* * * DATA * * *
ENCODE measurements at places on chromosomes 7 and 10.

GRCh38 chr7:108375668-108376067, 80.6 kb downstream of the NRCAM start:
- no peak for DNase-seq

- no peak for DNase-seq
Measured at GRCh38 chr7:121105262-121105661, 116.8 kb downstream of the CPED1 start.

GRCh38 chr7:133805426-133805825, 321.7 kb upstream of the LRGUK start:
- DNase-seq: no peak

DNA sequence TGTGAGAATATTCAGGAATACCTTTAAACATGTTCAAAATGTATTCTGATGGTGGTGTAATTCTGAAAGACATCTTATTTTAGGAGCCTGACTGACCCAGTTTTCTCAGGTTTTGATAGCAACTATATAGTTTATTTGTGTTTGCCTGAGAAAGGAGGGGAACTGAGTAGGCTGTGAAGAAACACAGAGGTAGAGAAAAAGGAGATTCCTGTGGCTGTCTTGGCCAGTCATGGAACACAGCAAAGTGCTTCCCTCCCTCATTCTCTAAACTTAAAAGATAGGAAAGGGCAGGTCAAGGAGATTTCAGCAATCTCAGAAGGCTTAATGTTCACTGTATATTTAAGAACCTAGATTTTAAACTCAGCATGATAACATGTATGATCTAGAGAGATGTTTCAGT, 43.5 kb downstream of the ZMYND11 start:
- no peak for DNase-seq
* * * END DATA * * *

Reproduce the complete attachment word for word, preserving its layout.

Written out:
ENCODE measurements at places on chromosomes 7 and 10.

GRCh38 chr7:108375668-108376067, 80.6 kb downstream of the NRCAM start:
- no peak for DNase-seq

- no peak for DNase-seq
Measured at GRCh38 chr7:121105262-121105661, 116.8 kb downstream of the CPED1 start.

GRCh38 chr7:133805426-133805825, 321.7 kb upstream of the LRGUK start:
- DNase-seq: no peak

DNA sequence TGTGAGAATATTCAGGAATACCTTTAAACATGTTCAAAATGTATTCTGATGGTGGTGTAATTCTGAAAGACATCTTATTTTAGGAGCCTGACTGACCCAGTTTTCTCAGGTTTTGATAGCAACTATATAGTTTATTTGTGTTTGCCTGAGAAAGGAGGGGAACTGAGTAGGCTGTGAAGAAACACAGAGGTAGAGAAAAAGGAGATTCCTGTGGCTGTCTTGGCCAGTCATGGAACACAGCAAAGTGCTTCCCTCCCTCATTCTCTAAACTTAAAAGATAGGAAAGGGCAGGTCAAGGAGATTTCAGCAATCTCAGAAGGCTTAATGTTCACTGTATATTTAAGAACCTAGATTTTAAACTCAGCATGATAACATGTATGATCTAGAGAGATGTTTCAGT, 43.5 kb downstream of the ZMYND11 start:
- no peak for DNase-seq